Springfield, OH -- Nov. 1, 1999 -- Phree Morrow cried when her cousin braided a favorite doll's hair, afraid the knots wouldn't come out.
When she started to awaken from the first series of beatings at the hands of her abductors, she asked for her daddy.
Phree was 12, and she was killed a short time after uttering those words on Aug. 22, 1992.
Beginning the next day -- the day after Phree and her best friend, 11-year-old Martha Leach, were abducted, raped and slain while on their way to Martha's house from a downtown bakery -- police and prosecutors embarked on a seven-year investigation to find all six of their attackers.
The girls were inseparable. They went roller-skating together every week, listened to music, talked about boys, had slumber parties and went to the bakery almost every day for doughnuts, their families said at the time.
Springfield Police Chief David Walters said he cannot estimate the hours spent on the case. Clark County Prosecutor Stephen Schumaker said the investigation's cost in dollars and the emotional toll on this city of 71,000 residents is incalculable.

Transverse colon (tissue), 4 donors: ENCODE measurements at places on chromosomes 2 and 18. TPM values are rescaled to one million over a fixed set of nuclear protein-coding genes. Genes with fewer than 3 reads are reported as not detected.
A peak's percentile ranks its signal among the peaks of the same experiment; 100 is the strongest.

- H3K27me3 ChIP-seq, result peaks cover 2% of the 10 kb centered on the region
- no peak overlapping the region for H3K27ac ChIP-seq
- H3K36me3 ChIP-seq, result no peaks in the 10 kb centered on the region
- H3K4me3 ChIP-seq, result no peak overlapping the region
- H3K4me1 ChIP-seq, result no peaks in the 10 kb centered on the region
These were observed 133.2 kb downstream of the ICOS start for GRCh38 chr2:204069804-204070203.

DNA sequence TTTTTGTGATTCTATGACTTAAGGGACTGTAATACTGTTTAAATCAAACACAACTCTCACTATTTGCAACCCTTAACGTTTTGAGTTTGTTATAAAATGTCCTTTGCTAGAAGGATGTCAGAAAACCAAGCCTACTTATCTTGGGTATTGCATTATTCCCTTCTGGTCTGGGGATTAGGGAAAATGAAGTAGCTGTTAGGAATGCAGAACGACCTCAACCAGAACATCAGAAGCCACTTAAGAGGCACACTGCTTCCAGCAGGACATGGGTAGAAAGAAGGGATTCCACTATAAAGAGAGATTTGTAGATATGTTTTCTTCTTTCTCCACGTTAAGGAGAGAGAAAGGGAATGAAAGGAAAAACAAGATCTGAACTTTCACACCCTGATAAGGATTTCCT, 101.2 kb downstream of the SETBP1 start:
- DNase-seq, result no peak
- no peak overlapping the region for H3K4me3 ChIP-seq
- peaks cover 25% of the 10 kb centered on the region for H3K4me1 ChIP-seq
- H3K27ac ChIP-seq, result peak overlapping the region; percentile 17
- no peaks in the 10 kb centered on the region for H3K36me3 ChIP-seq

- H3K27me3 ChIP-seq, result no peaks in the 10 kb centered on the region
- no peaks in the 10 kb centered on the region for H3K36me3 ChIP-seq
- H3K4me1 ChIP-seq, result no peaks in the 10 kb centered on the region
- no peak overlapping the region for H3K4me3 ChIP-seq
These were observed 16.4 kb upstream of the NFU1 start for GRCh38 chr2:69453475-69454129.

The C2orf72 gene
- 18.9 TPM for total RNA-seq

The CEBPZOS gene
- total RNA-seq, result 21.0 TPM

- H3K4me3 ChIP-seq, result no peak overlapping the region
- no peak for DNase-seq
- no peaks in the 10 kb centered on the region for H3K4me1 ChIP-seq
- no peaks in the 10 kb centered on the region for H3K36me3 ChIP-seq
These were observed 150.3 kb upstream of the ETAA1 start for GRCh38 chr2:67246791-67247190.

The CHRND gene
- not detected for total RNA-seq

After the last of six convictions in the case came last month when William K. Sapp was sentenced to death, Schumaker packed up 14 file boxes and put them in storage. It is the first time in years he can get into and out of his office easily, without passing piles of paper relating to the case stacked on every surface and lining the floor.
Although Sapp's appeals are likely to continue for years, investigators at last have the satisfaction of knowing that all six members of the group are behind bars.
Sapp is the only defendant not related to one of the others through blood or marriage. Described by authorities as a serial killer, he was with the five other people -- at least four of whom were described during trials as mentally disabled or "slow learners" -- who prosecutors say preyed on the girls.
The defense centered on a claim of out-of-control retaliation; Phree supposedly called Jamie Shane Turner a name.
During Sapp's trial, Schumaker described how the girls were taken in a van to a house, raped, beaten and killed.
The Morrow family says it was Wanda Marciszewski who admitted telling others to kill Phree when the child awoke from a beating and asked for her father. She is serving a 10- to 25-year sentence at the Ohio Reformatory for Women.
Her husband, David Marciszewski, pleaded guilty in 1995 to two counts of aggravated murder and is serving a life sentence in the Warren Correctional Institution.